The One that Started It All

BLTonyGIn “Books I Loved” I will share with you one of my beloved books. The ones that have touched me for one reason or another and remain with me always. No reviews or critique, just pure book love in the hope of perhaps helping someone find a new piece of their book soul.

When I was 10 years old – before I knew what fantasy was, before there was Harry Potter or The Golden Compass – this was the story I read and dreamed about and loved. The one that, so to speak, started it all.

“The Hounds of the Mórrígan” by Pat O’Shea is a relatively unknown book. I occasionally come across Irishmen who remember having read it in school or a children’s fantasy enthusiast, who has at least heard of the story, but rarely have I met anyone who loves this book as much as I do.

“‘Whoever would have thought that the old manuscript in the bookstore could have led them into the journey of a lifetime? This was no fairy story: it was a real quest of good versus evil in which Pidge and his sister Brigit were the crusaders. Their journey began in Ireland, but the destination unknown…”

A brother and sister living in Ireland become involved in the most magical and frightening adventure, that includes talking frogs, evil hounds, a swapping market, magical charm bracelets, and not least heroes and villains from Irish mythology.
A wonderfully wrought tale of the beauty and darkness of both the world as we know it and the world behind the veil. A book with an enticing dreamlike feel that draws you in and makes you believe that anything and everything could happen, and that the next adventure is waiting just around the corner. Or in a dusty bookstore that appeared suddenly in your sleepy town, where you might stumble upon an ancient book containing something that should not be unleashed…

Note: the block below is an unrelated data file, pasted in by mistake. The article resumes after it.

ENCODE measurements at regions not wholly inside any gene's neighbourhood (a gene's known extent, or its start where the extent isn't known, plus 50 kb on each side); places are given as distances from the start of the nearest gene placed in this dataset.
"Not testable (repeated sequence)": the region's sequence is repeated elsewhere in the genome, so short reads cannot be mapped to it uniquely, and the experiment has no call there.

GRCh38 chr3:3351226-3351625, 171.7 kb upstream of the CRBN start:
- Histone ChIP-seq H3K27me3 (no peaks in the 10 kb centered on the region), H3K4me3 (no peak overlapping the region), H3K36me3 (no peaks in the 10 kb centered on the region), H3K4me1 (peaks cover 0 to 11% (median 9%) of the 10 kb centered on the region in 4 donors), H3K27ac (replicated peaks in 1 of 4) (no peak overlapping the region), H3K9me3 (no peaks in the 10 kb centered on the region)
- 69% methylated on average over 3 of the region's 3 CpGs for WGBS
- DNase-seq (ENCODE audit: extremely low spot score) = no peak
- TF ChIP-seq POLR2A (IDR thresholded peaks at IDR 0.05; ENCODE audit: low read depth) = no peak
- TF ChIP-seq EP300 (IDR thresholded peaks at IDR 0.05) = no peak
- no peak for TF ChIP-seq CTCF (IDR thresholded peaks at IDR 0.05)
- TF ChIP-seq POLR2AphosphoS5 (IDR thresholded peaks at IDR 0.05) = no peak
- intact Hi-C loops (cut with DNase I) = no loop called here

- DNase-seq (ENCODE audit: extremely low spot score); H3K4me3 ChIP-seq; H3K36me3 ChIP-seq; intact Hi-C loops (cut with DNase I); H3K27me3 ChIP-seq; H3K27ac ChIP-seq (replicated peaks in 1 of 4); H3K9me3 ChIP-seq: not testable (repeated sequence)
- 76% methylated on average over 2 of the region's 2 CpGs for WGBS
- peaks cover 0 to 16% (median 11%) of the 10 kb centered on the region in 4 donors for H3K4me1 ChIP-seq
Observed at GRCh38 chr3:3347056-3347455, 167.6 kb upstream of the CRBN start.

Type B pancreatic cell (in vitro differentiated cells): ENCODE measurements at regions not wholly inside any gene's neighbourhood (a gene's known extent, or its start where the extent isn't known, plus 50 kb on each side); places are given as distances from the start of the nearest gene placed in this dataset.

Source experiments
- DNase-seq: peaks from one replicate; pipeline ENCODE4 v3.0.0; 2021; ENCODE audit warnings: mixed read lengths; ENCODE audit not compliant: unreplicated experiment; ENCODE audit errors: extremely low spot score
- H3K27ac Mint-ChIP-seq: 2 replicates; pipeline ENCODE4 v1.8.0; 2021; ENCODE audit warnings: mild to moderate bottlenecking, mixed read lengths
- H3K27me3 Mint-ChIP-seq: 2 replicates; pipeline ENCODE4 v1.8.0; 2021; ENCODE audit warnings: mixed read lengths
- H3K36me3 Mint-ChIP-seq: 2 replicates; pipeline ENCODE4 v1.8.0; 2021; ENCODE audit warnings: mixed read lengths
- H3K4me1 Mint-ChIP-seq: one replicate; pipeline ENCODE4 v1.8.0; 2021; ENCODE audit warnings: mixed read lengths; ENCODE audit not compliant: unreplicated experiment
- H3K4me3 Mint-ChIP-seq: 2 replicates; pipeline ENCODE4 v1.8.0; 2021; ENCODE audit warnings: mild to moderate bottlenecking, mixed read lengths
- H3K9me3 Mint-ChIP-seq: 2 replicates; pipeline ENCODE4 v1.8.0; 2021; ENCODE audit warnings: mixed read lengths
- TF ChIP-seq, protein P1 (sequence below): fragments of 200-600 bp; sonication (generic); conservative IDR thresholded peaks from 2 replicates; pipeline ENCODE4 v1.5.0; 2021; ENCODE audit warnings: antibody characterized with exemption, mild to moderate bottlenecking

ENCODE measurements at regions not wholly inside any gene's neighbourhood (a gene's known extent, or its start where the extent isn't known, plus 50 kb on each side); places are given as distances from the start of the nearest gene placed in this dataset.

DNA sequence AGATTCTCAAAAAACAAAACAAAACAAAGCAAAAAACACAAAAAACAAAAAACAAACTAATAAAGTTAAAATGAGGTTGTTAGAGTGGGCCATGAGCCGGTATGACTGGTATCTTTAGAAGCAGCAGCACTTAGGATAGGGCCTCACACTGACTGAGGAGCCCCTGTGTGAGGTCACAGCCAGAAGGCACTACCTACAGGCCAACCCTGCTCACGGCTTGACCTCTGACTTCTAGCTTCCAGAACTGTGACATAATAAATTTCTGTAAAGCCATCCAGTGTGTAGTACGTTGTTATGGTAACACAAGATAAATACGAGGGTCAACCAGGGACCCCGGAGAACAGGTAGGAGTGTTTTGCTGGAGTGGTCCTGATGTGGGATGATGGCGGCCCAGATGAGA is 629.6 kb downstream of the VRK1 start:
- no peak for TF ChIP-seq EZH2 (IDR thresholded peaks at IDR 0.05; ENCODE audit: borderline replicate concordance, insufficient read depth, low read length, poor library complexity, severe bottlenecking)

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Despite being a children’s book, “The Hounds of the Mórrígan” has very well-written dialogue, genuine and rounded characters and a big and ambitious scope. Somehow, O’Shea manages to immerse the reader in Irish folktales without ever losing the wonder and simplicity of the children’s story, and equally shows the light and dark sides of involving oneself with mythological tales and beings.

And while my adult eyes perhaps see some of the less-than-perfectness, my heart at any age is swept away with Pidge and Bridget every time, as we run from the Mórrígan’s hounds with our hearts in our throats, have magical encounters with Cúchulainn and visit with the folk in the hidden valley.

The Hounds of the Mórrígan by Pat O’Shea, published in 1987 by Puffin Books

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